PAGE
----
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PWHL’s New York team makes a splash at Rockefeller Center and hoping for more ‘pinch me’ moments


NEW YORK — Abbey Levy couldn’t believe her good fortune as the goalie stood inside the Rockefeller Center Ice Rink wearing a PWHL New York jersey earlier this week.

“It’s like a Hallmark movie for me,” Levy said.

Moments before, Levy and her teammates were introduced to a throng of fans, holiday tourists and curious onlookers on a clear, crisp winter day at the famed outdoor rink. New York’s newest professional sports team was making a splash in the big city ahead of its inaugural game on New Year’s Day against Toronto.

It was especially memorable for Levy, the only New York-native on the roster.

“This is a special environment for all the players here, most of whom are tourists, so for them being here, they’re in awe. But for me, this is my home,” said Levy, who grew up 27 miles north of Manhattan in Rockland County. “For me, this is a full-circle moment, having come into the city so often during my childhood.”

Levy wasn’t the only one excited.

Forward Emma Woods danced across the ice in time with Ace Frehley’s “New York Groove” blaring through the sound system. Teammates hugged, laughed and took selfies like any typical tourist would.

There was a team photo in front of the famed gold Prometheus statue and massive Christmas tree. Coach Howie Draper and general manager Pascal Daoust promised big things for the coming season. And defenseman Micah Zandee-Hart was introduced as New York’s first captain.

“This was such an amazing event,” Draper said. “When the players started skating around … I got chills up and down my spine.”

PWHL trying to find its place in crowded New York sports scene


Now the New York entry in the brand-new Professional Women’s Hockey League must find its place amid a crowded sports landscape in the Big Apple. And the league, years in the making and funded by the Los Angeles Dodgers ownership group, needs to find success where previous women’s hockey leagues failed before in North America.

“This is a ‘pinch-me moment’ for all of us because we’ve been waiting for this to happen for so long,” Zandee-Hart said. “I think if you look across women’s sports in general, from the university level up to the pro level, people are really starting to watch. We’re breaking attendance records and viewership records. So, I think it’s the perfect time for us (hockey players) to be part of this groundbreaking in women’s sports.”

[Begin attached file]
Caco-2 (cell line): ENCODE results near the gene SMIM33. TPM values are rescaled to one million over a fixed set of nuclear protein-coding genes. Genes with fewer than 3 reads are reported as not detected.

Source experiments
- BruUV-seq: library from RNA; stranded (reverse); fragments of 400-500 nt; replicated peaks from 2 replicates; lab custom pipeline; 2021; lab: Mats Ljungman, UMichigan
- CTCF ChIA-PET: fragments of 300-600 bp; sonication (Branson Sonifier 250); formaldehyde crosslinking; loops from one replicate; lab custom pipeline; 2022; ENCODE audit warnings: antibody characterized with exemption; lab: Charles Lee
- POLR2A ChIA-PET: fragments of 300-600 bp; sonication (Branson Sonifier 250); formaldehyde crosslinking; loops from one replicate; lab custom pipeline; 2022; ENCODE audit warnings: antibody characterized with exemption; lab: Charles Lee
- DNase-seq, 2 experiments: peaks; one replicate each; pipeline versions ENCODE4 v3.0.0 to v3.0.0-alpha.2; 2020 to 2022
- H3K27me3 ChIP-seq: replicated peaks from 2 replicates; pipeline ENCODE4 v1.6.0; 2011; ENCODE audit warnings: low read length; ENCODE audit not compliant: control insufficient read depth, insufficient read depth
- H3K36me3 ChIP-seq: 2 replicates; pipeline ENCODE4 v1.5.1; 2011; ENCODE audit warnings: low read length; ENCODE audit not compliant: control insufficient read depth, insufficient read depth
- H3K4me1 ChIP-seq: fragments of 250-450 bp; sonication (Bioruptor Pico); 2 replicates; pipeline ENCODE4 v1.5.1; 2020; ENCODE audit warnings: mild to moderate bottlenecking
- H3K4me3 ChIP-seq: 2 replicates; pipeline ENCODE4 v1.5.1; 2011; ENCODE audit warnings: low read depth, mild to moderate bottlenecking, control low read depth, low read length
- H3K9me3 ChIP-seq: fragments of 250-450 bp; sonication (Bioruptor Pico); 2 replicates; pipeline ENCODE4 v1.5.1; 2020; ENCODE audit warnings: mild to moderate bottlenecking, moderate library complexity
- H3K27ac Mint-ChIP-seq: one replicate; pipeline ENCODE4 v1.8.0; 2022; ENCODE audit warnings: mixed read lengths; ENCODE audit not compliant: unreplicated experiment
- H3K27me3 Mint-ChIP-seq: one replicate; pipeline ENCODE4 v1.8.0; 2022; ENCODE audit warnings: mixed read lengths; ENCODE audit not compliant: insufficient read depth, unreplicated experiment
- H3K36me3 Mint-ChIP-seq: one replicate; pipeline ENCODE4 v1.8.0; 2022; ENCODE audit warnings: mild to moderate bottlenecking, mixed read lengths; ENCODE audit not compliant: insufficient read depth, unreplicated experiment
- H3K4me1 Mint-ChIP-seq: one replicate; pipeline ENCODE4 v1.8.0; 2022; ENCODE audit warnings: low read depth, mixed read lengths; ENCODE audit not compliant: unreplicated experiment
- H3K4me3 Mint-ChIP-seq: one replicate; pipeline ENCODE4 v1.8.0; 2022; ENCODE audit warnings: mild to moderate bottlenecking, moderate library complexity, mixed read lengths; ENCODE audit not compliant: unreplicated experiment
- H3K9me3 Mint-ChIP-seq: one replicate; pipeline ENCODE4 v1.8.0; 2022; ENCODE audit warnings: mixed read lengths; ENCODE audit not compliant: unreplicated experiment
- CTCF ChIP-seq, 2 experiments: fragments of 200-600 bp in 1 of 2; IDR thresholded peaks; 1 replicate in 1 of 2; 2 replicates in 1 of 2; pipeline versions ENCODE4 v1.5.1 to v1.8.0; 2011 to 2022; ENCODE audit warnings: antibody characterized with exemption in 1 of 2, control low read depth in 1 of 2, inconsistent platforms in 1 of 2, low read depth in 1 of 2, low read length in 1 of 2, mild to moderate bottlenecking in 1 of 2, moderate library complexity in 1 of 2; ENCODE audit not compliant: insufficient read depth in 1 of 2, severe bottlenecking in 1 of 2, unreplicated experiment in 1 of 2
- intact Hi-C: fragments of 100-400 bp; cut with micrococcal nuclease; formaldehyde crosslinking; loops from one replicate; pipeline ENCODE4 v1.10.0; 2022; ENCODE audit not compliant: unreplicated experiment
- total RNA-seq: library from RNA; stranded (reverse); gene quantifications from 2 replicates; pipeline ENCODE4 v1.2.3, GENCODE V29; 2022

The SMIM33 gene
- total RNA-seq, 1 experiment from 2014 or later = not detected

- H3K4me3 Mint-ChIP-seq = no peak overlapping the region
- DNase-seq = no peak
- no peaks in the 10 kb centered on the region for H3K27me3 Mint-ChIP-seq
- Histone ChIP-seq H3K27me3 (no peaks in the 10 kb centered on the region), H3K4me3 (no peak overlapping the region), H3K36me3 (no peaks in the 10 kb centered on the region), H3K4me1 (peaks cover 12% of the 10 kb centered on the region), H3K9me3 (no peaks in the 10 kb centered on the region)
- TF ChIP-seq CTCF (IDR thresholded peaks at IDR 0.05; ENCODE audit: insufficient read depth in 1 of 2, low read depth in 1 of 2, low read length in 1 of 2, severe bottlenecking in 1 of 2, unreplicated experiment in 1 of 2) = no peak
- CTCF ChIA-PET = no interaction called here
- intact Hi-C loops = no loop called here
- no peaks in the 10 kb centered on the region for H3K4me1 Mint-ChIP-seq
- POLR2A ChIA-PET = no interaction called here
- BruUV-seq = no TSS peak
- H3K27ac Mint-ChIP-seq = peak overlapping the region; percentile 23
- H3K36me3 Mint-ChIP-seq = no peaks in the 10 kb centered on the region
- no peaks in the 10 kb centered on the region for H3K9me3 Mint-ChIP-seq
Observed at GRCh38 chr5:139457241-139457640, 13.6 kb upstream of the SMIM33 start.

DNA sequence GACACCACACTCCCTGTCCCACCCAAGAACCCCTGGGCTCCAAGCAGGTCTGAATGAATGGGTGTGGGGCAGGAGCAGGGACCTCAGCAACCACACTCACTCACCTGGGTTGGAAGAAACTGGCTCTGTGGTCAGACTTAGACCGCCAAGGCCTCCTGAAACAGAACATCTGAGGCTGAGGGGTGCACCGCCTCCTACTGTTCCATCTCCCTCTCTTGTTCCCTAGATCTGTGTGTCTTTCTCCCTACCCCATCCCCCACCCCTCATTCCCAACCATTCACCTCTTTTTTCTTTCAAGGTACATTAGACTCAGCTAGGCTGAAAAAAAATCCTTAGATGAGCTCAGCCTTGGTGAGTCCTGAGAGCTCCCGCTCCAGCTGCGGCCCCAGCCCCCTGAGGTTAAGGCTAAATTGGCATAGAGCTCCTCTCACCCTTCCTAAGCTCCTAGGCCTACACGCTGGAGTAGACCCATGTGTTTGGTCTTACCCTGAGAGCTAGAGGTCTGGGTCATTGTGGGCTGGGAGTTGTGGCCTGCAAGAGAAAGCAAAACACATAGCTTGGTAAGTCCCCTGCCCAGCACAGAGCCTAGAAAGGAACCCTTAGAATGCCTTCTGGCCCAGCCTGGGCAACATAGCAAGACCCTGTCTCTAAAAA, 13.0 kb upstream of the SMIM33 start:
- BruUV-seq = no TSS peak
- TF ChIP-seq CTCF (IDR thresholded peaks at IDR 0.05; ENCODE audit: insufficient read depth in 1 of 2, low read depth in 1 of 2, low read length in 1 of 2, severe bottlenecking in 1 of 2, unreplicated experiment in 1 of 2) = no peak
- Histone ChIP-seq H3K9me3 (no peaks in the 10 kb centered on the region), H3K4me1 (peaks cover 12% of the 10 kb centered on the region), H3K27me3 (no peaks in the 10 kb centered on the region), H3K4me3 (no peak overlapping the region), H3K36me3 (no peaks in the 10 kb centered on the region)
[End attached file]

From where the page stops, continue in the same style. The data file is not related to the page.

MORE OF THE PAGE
One young girl watched the players on the ice and asked a reporter, “So, they’re like the Rangers?”

Well, yes. And no.

They’re professional hockey players, like the New York Rangers. But the six-team PWHL has quite the mountain to climb to reach the heights of the National Hockey League.

Yet matching the NHL is less of a goal than inspiring girls, like the youngster who watched wide eyed at Rockefeller Center.

“There’s a lot of talk among the players about the next generation and what we’re doing is going to impact them so much, they’re going to have something tangible and real to dream for now,” defenseman Jaime Bourbonnais said.

“I always dreamed of playing in the NHL growing up, there was no women’s professional league. So, to have something now that I didn’t even know I was dreaming of, this is exactly where I want to be and what women deserve.”

Added forward Jill Saulnier, who helped Canada win the gold medal at the 2022 Beijing Olympics, “There’s a big emphasis on the next generation, getting this right for them. Leaving a legacy, a footprint.”

Then there’s the competitive side. These are elite athletes built to win.

As Daoust said, “Our goal is to be the last team standing.”

And that fits with Levy’s vision.

“Expectation is to be as part of history right now, soak all this in. But at the end, we want to be playing in that last game and get that win.”

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